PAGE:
Bru Pearce - Articles
I would argue that with a much greater carbon cycle the biospheres resilience would have been far greater than it is now in respect of maintaining atmospheric balance through major shocks, be they geological, biological or asteroid strikes. This reduced resilience is probably going to be reflected in the earth system sensitivity and suggest therefore that even David Wasdell’s figure of 7.8°C to doubling of atmospheric CO2 may be an understatement!
Evidence for the loss of biomass on land is all around us, consider the amount of land converted to agricultural use that had formerly been forested and further consider that the soils associated with an agricultural use, contain massively less organic carbon than mature forest soils. Into this equation one can also add the known areas of expanding deserts and growing urban expansion.
Evidence of the loss of biomass in the oceans is less well researched or understood. What is clear is that in the coastal environments around the world man has eradicated huge amounts of the shellfish, massively damaged reefs and we have data that shows a near collapse of the ocean fish stocks, but the baseline for the fish stocks is only 50 years old. If we look back 350 years when the world’s whale population had not been reduced by at least 97% and consider that then there would been an active nutrient cycle across most of the world oceans, then it follows that phytoplankton numbers would have been massively higher providing vastly more available food for zooplankton and the tropic pyramid above them. So that the entire oceans would have been teeming with life instead of having large areas as virtual lifeless desert.
The total amount of carbon in living biomass now is thought to be between 750 and 1,500 gigatons and I’m speculating therefore that 3,000 years ago it is likely to have been between at least 1,500 and 3,000 gigatons.
Using the low numbers this suggests that with good husbandry of our planet we should be able to grow and maintain in seasonal and hemispherical balance at least 750 gigatons of additional organic carbon.
Now our principal problem is are:
- That we have added in excess of 250 gigatons of carbon to the atmosphere about half of which has dissolved into the oceans and which will in all likelihood off-gas back to the atmosphere if atmospheric CO2 concentrations are reduced.
- And over the years since the start of the Industrial Revolution, and particularly over the past 30 to 40 years when atmospheric CO2 levels have been very much higher, huge amounts of radiant heat have been able to penetrate deep into the Earth’s oceans and this store of heat needs to be radiated back out into space.
To deal with this there is much discussion about preserving and expanding Arctic sea ice, cloud shields, and ocean brightening to reflect away radiation, but in the end the only real solution would be an overall reduction in greenhouse gases to a level a little below that of the 280 ppm experienced throughout most of the Holocene. Once the excess ocean heat has been radiated away the level could then be allowed to rise again to ensure proper temperature balance of the biosphere and as necessary to correct against the natural trend for us to dip towards the next ice age.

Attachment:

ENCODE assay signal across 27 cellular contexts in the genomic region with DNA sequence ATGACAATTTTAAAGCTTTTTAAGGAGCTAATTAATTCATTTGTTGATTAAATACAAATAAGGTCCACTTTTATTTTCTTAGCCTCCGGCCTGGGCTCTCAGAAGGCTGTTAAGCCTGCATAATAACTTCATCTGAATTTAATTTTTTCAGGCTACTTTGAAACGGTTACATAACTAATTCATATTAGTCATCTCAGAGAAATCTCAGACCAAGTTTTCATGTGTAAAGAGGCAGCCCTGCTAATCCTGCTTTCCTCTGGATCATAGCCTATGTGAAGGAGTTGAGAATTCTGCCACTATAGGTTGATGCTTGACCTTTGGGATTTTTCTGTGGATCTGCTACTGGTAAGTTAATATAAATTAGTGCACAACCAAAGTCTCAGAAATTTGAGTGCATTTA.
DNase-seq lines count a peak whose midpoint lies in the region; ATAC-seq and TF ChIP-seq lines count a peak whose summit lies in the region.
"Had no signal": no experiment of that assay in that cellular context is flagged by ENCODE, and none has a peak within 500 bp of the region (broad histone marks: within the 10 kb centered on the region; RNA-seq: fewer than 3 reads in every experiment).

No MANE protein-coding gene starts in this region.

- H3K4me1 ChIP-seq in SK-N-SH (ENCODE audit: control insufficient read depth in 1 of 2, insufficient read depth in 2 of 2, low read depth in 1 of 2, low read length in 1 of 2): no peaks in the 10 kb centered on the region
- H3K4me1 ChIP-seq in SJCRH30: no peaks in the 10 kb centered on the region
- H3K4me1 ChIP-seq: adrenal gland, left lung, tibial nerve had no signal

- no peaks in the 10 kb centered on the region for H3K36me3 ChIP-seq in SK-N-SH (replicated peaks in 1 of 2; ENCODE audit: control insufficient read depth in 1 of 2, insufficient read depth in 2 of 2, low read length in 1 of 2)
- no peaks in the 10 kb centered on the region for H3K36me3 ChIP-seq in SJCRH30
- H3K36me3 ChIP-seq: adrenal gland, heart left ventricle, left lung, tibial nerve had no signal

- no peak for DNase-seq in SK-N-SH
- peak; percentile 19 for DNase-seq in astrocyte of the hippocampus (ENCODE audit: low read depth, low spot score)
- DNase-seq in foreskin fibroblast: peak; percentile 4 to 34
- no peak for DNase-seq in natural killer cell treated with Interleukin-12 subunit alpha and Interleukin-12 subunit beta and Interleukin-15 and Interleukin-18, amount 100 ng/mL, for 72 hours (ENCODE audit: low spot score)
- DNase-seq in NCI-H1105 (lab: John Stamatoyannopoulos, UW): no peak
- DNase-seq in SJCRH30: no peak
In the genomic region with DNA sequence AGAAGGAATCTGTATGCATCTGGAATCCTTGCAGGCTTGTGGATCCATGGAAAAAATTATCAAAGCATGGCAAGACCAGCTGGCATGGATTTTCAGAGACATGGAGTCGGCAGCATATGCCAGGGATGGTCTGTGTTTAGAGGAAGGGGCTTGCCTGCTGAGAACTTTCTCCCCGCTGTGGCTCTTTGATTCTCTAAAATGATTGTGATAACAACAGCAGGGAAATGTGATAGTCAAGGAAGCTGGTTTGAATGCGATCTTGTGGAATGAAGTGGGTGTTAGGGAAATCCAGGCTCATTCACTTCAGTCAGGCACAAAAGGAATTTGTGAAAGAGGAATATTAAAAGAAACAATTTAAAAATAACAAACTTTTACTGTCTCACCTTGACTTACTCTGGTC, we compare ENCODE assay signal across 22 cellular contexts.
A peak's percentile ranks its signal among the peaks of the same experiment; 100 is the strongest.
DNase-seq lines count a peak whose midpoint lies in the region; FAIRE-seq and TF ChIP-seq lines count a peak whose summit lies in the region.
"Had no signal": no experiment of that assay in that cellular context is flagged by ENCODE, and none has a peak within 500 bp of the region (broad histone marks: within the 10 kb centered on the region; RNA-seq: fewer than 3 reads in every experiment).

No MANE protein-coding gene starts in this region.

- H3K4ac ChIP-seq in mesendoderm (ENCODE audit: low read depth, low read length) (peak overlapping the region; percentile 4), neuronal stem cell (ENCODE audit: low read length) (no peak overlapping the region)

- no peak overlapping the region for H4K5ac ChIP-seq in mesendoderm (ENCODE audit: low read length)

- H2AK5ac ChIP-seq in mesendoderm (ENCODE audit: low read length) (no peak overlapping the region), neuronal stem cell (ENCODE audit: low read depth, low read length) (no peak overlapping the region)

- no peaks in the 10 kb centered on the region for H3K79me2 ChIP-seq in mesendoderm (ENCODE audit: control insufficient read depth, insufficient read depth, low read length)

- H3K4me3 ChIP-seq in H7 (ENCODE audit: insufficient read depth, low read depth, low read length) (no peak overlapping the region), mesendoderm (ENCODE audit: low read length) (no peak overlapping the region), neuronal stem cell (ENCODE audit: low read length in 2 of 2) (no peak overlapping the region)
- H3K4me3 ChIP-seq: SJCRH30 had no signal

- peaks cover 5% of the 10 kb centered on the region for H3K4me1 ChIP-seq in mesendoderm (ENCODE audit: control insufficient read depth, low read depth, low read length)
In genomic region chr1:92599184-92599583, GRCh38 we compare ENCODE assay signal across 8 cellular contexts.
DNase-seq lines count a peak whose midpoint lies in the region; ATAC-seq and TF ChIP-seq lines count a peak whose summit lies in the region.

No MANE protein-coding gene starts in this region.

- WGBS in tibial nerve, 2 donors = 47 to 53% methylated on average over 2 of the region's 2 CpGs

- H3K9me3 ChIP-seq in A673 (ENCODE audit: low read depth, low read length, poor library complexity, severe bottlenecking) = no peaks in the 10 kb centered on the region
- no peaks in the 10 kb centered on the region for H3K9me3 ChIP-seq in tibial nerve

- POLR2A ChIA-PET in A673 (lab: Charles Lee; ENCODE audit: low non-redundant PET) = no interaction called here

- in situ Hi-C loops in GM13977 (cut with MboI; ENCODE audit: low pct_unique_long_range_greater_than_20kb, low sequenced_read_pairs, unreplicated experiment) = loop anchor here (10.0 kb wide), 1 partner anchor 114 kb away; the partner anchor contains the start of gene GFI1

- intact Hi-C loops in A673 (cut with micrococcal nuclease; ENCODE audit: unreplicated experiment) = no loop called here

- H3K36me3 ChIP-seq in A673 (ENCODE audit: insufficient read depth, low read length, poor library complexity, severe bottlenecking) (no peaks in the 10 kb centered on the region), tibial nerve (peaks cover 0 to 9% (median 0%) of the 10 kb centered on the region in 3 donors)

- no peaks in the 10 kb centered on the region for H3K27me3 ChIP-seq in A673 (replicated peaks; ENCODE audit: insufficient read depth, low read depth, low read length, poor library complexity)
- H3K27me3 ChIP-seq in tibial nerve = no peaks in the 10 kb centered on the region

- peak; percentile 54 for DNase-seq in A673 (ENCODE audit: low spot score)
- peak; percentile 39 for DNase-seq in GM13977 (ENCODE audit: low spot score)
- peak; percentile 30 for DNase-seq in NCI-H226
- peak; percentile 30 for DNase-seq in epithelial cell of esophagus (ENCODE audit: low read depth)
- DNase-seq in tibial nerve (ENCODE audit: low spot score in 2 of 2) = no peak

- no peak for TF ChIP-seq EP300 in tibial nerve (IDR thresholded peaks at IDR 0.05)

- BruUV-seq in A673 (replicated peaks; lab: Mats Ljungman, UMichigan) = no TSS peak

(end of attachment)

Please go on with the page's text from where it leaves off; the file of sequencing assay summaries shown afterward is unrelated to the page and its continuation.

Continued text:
Usually when we speak of atmospheric CO2 reduction we are considering permanent sequestration of atmospheric carbon and we look to the natural annual sink that takes place due to biological activity as carbon transfers out of the living carbon cycle. It’s only in the case of reforestation that we really look to atmospheric carbon reduction due to increased biomass.
However where I see a real solution to our problems is in a big jump to a much greater amount of living carbon, drawing down say 325 gigatons of atmospheric carbon into an increased biomass, which I believe could be done in a matter of 10 to 15 years by growing forests, restoring soils and most importantly fertilising the oceans in such a way that the correct amount of nutrients are permanently available long enough for the re-establishment of the original ocean ecosystems.
Importantly the numbers show that this over correction would allow us some hydrocarbon burning leeway in order to make the transition and to maintain essential economic services. This is immensely important because as well as having significant greenhouse gases we also have atmospheric pollutants which shield us from solar radiation and if we fail to maintain these before atmospheric carbon levels are rebalanced then we risk an almost immediate temperature spike of another degree centigrade. The economic collapse which would come about if we stopped flying and reduced our hydrocarbon burning too fast, must be avoided at all costs, as it would immediately kick off a series of extremely severe positive feedbacks.
So we need a plan to commence biomass growth across the globe immediately and for a graduated reduction in hydrocarbon burning until we reach a sustainable level. In practice this means a rapid implementation of all renewable energy types and a complete retooling of our energy infrastructure. Hydrocarbon use needs to be prioritised so that is only used were it cannot easily be replaced by non-hydrocarbon energy systems.
Climate change is everybody’s problem, all 7.3 billion of us, and I argue that if we all get engaged either physically or by paying for it, in growing biomass, then we have a mechanism with the power and capacity to solve the problem. This is not a geoengineering proposal it’s a call for a Global Environmental Restoration Project and correct management of our only home.
13 July 2015